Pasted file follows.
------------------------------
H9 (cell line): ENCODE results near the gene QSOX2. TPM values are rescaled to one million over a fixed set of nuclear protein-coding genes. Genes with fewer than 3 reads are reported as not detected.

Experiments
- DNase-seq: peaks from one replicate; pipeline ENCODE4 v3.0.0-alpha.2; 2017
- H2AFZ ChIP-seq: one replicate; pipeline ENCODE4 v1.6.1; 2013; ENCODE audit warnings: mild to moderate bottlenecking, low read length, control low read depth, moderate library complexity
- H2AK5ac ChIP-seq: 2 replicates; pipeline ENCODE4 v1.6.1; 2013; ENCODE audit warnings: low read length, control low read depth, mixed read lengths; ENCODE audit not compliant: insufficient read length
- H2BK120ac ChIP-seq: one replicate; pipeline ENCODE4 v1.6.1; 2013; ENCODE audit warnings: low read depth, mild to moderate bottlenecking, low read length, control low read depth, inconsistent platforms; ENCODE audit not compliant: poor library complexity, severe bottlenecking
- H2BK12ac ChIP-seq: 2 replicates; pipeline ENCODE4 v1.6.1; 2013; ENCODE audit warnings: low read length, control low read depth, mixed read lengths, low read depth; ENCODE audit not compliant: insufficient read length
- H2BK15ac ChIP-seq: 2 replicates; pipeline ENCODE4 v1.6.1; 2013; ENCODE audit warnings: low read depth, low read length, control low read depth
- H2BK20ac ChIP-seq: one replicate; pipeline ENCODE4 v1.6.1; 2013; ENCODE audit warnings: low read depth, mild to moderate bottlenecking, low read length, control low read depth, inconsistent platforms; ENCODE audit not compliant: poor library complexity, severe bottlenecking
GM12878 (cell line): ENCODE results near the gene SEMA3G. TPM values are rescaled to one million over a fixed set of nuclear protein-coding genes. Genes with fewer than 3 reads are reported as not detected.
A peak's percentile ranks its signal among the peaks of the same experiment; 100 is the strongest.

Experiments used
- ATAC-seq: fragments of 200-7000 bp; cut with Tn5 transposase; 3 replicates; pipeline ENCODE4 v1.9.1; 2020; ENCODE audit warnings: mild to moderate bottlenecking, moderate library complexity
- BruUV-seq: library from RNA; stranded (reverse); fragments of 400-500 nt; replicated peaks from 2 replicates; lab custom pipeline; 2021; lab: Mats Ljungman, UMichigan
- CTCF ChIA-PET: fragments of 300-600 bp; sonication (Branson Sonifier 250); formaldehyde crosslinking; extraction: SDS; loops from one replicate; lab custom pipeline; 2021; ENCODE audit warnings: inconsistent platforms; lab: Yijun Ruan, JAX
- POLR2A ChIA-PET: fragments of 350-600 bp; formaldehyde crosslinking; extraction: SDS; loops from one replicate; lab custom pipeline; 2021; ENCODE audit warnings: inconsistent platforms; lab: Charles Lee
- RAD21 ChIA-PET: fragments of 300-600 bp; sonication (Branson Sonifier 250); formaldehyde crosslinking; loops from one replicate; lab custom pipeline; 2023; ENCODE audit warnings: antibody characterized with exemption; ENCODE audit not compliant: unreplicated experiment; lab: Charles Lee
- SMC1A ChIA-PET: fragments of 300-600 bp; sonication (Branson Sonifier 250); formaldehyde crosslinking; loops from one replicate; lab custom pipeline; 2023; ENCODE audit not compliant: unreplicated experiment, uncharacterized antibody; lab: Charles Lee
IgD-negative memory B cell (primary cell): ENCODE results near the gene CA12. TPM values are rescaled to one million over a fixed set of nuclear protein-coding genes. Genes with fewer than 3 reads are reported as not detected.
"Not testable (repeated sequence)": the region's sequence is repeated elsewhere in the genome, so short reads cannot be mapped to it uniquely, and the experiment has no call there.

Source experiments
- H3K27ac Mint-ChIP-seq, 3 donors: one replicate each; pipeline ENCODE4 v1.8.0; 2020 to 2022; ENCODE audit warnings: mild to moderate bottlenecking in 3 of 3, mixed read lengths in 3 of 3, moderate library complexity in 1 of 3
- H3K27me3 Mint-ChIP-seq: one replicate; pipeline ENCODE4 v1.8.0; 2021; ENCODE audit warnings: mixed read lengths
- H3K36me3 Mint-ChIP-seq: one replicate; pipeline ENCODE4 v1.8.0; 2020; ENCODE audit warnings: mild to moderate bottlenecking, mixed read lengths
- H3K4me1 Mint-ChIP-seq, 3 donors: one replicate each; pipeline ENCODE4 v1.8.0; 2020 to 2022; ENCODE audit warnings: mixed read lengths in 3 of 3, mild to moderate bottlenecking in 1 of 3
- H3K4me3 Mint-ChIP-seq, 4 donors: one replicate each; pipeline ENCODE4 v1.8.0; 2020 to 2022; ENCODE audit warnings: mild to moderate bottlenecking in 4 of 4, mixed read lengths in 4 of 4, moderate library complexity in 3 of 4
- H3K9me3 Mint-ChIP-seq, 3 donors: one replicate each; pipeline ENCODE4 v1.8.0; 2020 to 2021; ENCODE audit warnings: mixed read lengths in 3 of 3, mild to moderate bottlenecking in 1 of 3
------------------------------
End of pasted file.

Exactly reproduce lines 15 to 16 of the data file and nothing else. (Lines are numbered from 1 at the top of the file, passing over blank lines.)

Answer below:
- CTCF ChIA-PET: fragments of 300-600 bp; sonication (Branson Sonifier 250); formaldehyde crosslinking; extraction: SDS; loops from one replicate; lab custom pipeline; 2021; ENCODE audit warnings: inconsistent platforms; lab: Yijun Ruan, JAX
- POLR2A ChIA-PET: fragments of 350-600 bp; formaldehyde crosslinking; extraction: SDS; loops from one replicate; lab custom pipeline; 2021; ENCODE audit warnings: inconsistent platforms; lab: Charles Lee